By Craig A. Kennedy, MPH
By now you’ve heard or read enough news to know that a government shutdown is very possible come October 1st, but what does it mean to health care delivery? Well, as you would expect, it means different things to different programs.
Let’s start with the definition of a “government shutdown.” The federal government’s fiscal year runs from Oct. 1 to Sept. 30, so by October 1st of each year Congress must pass and the President must sign appropriations bills to fund discretionary programs or no money can be spent on those programs. Mandatory programs, also known as entitlement programs — Medicaid, Medicare, Social Security, etc. — don’t require an appropriation, since they are funded regardless. But the salaries of the employees who run the entitlement programs are not automatic, so delivery of benefits could be delayed by the government shutdown if it persists for any length of time.
Discretionary programs consist of just about every other federal program you’ve heard of, such as: the National Park Service, NASA, many health care programs run by the Department of Health and Human Services (Ryan White, CDC, NIH, etc.), and even the Defense Department (although much of their actions are exempt as “national security” functions). All of these will be forced to cease operations on October 1 except for “essential personnel” to keep the lights on. The problem is you can’t just start and stop these programs without wreaking real havoc on those who run the programs, including state and local partners.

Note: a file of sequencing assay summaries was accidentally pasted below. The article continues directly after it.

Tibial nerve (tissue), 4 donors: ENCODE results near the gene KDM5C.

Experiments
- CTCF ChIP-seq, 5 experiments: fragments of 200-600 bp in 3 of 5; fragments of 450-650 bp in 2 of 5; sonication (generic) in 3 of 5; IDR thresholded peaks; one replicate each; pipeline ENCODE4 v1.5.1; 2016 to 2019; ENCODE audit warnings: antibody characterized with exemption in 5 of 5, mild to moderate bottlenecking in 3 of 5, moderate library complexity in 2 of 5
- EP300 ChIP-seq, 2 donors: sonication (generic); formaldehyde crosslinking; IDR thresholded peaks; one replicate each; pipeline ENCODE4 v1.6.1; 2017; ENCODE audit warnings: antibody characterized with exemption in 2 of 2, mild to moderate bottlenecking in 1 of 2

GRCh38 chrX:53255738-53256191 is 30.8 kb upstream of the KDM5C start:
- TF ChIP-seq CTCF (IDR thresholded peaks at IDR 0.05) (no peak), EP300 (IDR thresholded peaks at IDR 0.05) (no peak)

Two programs that are of significant interest to ACU are the Health Centers Program and the National Health Service Corps (NHSC). Let’s begin with the NHSC. Since FY2012 the program is being funded by a Trust Fund (not discretionary funding), so they will be able to continue operating, even under a government shutdown, until the Trust Fund expires in Oct. 2015 (see our website for the Campaign to Save the NHSC). Alternatively, the Health Centers program is funded by both discretionary and mandatory funding ($1.6 billion in annual funding and $2.2 billion in a Trust Fund, respectively). In the event of a shutdown, HHS would not be able to fund new grants or renewals of existing grants unless they were able to use only the Trust Fund money to do so. Depending on the duration of the shutdown, as well as HHS’ operational and legal ability to move funds in this manner, Health Centers may see less immediate impact than other programs (this is a BIG maybe, and any local impact is based on your grant award date and the length of the shutdown).
However, there is still the matter of government employees who run both the Health Centers program and the NHSC. These people’s salaries are largely paid by the discretionary funds, so many may be furloughed beginning Oct. 1. This also applies to employees running many mandatory programs as well, such as Medicaid and Medicare. The benefits aren’t in jeopardy, but many of the people who run the programs are. Thus, a government shutdown will create a mess with consequences lasting longer than the shutdown itself.
So let’s all hope that cooler heads prevail and our government can continue to function without a shutdown. A functioning federal government is in everyone’s best interests. If folks want to end certain programs, let’s have that debate — but don’t hold effective programs hostage to get there.